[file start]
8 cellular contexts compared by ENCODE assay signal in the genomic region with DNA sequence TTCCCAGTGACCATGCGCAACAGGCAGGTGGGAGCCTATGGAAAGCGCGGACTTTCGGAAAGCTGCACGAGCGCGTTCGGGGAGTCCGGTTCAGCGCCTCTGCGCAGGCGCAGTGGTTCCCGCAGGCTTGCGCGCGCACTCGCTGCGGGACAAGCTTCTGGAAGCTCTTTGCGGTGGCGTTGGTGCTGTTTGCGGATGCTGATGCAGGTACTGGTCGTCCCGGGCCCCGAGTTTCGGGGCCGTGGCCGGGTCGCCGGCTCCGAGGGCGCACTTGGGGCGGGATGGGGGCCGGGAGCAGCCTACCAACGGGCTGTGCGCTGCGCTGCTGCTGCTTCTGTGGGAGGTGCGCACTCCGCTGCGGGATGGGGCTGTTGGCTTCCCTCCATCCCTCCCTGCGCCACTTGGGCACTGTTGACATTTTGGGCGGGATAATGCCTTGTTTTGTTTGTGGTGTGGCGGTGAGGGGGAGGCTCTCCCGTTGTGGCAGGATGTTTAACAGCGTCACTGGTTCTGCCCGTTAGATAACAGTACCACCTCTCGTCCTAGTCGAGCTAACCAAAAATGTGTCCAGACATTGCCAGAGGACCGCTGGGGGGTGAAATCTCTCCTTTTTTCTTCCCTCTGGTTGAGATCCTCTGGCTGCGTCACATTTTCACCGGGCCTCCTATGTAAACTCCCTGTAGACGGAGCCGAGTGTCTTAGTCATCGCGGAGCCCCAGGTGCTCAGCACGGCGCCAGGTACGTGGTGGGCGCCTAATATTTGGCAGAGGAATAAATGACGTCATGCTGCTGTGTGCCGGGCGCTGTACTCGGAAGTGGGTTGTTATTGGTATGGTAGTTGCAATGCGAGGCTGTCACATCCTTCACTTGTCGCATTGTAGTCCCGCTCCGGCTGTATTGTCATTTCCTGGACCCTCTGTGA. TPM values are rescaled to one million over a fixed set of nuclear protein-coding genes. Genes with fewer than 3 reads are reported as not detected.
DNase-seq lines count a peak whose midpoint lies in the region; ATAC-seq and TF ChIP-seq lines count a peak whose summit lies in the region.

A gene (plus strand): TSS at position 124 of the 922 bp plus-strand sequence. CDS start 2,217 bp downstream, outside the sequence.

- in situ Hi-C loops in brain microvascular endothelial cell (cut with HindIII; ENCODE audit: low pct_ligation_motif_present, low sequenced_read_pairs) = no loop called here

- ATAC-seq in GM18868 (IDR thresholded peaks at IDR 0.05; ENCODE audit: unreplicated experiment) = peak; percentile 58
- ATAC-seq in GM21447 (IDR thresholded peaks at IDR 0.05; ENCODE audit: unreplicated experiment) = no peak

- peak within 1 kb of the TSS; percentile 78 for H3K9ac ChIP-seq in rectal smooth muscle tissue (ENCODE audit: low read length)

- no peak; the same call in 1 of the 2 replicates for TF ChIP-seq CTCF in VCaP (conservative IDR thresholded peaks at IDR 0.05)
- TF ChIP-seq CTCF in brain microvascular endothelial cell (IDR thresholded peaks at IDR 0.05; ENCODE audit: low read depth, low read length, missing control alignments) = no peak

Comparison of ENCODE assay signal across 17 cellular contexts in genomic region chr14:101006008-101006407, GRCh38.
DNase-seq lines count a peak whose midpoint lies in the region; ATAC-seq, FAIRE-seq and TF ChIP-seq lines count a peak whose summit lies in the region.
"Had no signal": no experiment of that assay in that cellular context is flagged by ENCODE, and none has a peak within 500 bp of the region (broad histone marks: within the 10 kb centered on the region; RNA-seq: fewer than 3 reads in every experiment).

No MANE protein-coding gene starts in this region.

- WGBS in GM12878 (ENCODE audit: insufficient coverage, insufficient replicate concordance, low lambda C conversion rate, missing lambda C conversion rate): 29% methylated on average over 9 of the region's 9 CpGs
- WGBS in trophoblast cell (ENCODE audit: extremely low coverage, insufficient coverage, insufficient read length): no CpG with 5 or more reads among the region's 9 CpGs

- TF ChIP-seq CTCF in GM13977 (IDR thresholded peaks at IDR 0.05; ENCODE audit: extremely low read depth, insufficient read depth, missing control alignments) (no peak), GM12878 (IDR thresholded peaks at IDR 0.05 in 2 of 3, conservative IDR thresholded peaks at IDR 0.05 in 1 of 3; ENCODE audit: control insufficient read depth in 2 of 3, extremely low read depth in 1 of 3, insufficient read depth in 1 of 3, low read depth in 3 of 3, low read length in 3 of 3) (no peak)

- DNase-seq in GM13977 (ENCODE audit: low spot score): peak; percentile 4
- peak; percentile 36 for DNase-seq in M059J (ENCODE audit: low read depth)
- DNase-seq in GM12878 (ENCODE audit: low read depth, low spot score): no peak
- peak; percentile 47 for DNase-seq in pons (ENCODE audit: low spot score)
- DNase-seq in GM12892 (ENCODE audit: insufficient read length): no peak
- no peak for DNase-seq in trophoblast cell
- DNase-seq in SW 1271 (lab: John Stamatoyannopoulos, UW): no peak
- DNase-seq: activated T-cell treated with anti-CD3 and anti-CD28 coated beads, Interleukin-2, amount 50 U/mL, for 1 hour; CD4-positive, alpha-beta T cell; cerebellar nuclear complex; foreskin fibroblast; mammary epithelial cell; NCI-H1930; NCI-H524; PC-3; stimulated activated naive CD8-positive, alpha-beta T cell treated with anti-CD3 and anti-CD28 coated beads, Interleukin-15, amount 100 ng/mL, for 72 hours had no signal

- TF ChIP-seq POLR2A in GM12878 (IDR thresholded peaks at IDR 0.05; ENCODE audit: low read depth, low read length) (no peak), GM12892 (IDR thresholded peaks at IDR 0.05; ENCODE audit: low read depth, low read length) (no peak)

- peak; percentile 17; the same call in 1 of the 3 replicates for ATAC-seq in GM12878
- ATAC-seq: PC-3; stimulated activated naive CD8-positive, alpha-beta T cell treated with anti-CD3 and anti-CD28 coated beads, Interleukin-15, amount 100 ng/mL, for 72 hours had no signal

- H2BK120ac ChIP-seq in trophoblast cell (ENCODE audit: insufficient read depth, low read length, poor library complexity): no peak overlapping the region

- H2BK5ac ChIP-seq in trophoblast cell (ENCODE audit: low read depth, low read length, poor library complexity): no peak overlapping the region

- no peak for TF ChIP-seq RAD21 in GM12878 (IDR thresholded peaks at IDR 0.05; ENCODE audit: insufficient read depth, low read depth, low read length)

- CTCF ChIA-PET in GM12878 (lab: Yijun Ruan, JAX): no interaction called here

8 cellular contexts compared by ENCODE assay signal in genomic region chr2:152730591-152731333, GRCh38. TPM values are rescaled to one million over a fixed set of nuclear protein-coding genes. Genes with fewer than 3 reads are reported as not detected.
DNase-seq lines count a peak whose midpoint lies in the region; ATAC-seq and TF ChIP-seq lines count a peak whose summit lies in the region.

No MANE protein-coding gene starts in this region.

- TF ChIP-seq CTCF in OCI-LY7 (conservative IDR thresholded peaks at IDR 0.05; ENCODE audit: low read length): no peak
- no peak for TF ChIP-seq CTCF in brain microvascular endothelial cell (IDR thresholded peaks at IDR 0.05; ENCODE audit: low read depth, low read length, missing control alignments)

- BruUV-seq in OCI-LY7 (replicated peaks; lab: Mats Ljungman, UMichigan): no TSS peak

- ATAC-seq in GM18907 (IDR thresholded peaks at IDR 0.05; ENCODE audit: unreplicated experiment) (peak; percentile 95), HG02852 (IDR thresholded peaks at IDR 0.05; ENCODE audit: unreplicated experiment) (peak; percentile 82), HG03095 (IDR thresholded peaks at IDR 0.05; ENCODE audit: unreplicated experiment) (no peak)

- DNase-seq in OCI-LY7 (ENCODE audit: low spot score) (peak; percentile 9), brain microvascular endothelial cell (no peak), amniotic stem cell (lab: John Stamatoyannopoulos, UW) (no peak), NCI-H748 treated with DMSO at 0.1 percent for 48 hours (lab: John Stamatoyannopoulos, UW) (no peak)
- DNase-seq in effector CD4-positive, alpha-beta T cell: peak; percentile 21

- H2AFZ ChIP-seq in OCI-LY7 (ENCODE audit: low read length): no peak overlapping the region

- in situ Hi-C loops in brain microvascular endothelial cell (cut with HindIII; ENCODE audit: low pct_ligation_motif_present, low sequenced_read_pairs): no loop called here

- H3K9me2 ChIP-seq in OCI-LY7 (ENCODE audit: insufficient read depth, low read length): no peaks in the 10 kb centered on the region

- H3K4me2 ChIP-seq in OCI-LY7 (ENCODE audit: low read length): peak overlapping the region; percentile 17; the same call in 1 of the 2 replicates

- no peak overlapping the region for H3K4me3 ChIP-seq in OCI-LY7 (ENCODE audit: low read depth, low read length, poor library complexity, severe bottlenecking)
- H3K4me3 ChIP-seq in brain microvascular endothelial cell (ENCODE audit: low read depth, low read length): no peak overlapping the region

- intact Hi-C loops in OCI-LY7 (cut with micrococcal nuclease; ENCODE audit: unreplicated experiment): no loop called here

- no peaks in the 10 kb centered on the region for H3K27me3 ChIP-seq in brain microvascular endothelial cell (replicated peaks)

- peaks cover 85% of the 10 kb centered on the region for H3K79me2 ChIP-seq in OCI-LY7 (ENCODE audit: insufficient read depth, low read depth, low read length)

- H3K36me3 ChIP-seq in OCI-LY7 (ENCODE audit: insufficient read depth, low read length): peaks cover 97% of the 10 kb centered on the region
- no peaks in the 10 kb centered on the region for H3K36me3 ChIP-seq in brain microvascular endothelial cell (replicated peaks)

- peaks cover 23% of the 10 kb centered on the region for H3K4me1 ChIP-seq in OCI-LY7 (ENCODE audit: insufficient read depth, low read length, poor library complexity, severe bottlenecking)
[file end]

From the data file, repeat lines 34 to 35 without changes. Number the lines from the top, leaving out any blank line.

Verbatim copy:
No MANE protein-coding gene starts in this region.

- TF ChIP-seq CTCF in OCI-LY7 (conservative IDR thresholded peaks at IDR 0.05; ENCODE audit: low read length): no peak